Abstract: Climate change is an unavoidable phenomenon of natural and anthropogenic origin against which mitigation and adaptation are required to reduce the magnitude of impact and vulnerability, to avoid risk in vegetable farming and to ensure sustainable livelihoods of the agricultural community. Genetic improvement of vegetable crops is an appropriate adaptation strategy to cope with climate change adversities. A combination study of genomics and phenomics provides a clear understanding of the environment's effect on the transformation of a genotype into phenotype. Grafting of a susceptible scion cultivar onto a resistant rootstock is another way of utilising plant biodiversity against climate change. Agronomic practices such as resource conservation technologies, mulching, organic farming, carbon sequestration by cropping systems and agroforestry provide a suite of possible strategies for addressing the impacts of climate change on vegetable production. Protected cultivation and post-harvest technology can be significant practices in facing the challenges of climate change. Weather forecasting models and growth simulation models can be used to predict the possible impact of climate change on vegetable crop production and they also help in framing necessary adaptation measures.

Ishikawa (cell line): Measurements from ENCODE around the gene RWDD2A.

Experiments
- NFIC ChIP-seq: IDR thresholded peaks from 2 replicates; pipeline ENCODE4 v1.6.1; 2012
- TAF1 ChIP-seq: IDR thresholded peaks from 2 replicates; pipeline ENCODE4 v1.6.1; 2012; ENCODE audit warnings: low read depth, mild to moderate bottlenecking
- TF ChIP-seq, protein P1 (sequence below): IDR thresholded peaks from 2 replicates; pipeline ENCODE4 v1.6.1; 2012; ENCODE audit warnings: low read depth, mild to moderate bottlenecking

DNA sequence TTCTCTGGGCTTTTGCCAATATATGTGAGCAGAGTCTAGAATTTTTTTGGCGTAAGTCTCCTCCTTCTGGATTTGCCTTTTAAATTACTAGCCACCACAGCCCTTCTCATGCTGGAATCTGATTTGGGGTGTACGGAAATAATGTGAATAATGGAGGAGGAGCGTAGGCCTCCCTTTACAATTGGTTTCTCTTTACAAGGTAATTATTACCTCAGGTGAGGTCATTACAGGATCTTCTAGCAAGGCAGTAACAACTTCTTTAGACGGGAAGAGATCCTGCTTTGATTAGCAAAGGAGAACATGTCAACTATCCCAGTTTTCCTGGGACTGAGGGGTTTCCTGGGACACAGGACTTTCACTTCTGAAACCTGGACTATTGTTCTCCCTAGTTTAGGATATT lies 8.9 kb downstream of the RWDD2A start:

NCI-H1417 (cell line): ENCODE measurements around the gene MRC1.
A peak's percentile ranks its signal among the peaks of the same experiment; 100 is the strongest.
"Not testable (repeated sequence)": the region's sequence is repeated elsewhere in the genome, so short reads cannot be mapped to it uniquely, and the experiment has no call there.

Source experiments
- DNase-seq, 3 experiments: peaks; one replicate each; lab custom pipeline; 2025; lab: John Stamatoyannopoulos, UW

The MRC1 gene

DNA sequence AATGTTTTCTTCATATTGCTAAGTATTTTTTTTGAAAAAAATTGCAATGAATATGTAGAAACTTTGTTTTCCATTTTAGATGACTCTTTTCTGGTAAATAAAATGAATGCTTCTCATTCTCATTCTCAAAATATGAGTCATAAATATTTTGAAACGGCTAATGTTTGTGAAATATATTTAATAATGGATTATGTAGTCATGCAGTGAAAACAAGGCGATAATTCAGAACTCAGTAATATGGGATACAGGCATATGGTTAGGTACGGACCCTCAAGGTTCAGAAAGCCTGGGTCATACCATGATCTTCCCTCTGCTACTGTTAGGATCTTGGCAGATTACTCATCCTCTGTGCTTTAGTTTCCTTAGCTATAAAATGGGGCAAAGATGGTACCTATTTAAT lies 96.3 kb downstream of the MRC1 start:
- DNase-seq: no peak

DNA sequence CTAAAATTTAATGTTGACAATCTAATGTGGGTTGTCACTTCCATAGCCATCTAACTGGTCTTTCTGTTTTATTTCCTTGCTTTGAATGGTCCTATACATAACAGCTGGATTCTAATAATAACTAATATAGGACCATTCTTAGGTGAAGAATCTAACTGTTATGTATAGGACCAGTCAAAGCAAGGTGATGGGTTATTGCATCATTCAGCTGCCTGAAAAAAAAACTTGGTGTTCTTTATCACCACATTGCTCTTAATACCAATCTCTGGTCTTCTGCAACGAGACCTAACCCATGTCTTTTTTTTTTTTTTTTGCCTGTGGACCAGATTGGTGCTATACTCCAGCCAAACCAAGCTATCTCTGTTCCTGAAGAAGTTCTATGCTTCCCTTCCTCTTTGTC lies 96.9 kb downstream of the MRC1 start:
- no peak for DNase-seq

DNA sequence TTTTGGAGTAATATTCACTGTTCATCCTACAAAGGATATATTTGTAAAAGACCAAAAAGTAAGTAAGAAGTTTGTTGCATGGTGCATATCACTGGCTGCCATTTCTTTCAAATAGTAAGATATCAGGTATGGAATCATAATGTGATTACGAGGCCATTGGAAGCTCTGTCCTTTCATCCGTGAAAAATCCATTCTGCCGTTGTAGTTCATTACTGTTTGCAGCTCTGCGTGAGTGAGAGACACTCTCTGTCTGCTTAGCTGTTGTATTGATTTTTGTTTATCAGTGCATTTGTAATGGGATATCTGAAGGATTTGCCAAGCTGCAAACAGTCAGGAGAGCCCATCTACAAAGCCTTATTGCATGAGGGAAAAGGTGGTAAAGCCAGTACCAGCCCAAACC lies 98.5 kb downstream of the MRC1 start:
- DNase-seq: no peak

PubDate: 2018-03-07T08:27:10-08:00
      DOI: 10.2166/wcc.2017.045
      Issue No: Vol. 9, No. 1 (2018)
       
  • Decrease of the water recharge and identification of water recharge zones
           in the Alto Atoyac sub-basin, Oaxaca, as a result of climate change
    • Authors: Edwin Antonio Oȷeda Olivares; Salvador Isidro Belmonte Jimenez, Tim K. Takaro, Jose Oscar Campos Enriquez, Maria Ladron de Guevara Torres
      Pages: 37 - 57
      Abstract: This study analyzes effects of climate change (CCh) and of the increase of impervious surfaces on the groundwater recharge in the Alto Atoyac sub-basin (Oaxaca, southern Mexico). Water recharge was modeled based on HELP 3.95D; temperature and precipitation were derived, for a near (2015–2039) and a far distant future scenario, from GFDL-CM3 global circulation model (GCM), which describes the climate of Mexico under the RCP8.5 scenario. Potential recharge loss zones for the period of 1979–2013 were estimated through a remote sensing analysis. The actual estimated mean annual recharge of 169 million cubic metres could be reduced by 17.97% and 65.09% according to the analyzed CCh scenarios, and the loss of 135 km2 of permeable soil would represent additionally 2.65 × 106 m3 of non-infiltrated water. This study indicates three sites, with high recharge potential, and it can be used to propose local adaptations to guarantee the availability of the water resource in the studied sub-basin.